"I wanted to do something that stood out."
Members of Gen Z are now entering the workforce, and they're bringing their bitmojis with them.
According to a new Wall Street Journal story, young people are attempting to make their résumés stand out to potential employers by eschewing the traditional bullet-pointed, black-and-white format for documents with far more flair — adding color photographs, logos, and even their cartoon avatars.
The crafters of these creative CVs seem hopeful that their efforts will be worthwhile — and that we won't be going back to the boring résumés of old any time soon.
"I wanted to do something that stood out," Valentino Bogliacino Bueno, a 23-year-old whose résumé includes a headshot, told the WSJ. "I feel like this is what the future of résumés is going to be."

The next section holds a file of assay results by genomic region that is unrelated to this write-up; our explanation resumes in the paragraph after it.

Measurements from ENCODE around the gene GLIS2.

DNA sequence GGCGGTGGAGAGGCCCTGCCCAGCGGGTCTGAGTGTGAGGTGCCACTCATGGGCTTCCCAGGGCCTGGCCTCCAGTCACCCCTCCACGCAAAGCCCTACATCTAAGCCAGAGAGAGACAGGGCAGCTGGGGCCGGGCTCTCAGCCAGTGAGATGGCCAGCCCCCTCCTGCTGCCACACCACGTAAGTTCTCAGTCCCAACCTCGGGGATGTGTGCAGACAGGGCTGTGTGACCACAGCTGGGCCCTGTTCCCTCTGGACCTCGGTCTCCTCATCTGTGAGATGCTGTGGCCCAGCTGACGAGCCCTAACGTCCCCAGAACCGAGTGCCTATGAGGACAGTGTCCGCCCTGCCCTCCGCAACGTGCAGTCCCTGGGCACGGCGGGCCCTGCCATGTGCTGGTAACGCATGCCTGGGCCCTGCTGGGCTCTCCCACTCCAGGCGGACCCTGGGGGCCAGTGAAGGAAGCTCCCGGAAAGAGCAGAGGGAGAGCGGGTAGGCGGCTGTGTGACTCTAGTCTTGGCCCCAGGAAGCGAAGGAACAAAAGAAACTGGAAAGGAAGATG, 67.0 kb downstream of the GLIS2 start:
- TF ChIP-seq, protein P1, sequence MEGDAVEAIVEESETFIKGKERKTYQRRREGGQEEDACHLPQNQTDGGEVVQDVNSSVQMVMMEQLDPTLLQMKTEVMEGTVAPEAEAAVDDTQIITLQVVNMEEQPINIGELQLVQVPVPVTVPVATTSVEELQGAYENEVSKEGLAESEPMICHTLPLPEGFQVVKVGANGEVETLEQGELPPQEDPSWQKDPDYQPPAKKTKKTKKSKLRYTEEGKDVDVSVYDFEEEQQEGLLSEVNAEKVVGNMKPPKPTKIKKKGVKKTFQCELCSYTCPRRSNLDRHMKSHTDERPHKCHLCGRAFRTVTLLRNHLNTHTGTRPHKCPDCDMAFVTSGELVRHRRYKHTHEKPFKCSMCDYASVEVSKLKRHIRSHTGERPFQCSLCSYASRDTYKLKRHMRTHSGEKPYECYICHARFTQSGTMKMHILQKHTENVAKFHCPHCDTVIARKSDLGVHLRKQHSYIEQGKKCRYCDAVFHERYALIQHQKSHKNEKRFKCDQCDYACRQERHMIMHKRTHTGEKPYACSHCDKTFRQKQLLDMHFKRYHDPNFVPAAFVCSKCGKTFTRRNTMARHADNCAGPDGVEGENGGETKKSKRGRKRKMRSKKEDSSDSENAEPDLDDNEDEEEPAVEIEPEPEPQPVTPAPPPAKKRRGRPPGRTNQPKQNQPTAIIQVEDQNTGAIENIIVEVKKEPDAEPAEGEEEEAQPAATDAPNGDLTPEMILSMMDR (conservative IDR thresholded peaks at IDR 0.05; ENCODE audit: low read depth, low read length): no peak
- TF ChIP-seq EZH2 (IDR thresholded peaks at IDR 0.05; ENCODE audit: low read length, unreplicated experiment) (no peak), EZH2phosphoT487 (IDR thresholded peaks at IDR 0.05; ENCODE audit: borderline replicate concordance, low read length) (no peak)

However, while bitmojis and photos may draw a recruiter's eye, the embellishments might end up doing more harm than good.
"Photos belong on your personal social-media accounts and online-dating profiles, not your résumé," Katie Burke, chief people officer for software company HubSpot, told the WSJ. "What you look like has zero impact on what you can do in a role, so photos, bitmojis and other gimmicks often detract from someone’s candidacy versus adding to it."
READ MORE: Résumés Are Starting to Look Like Instagram—and Sometimes Even Tinder [The Wall Street Journal]
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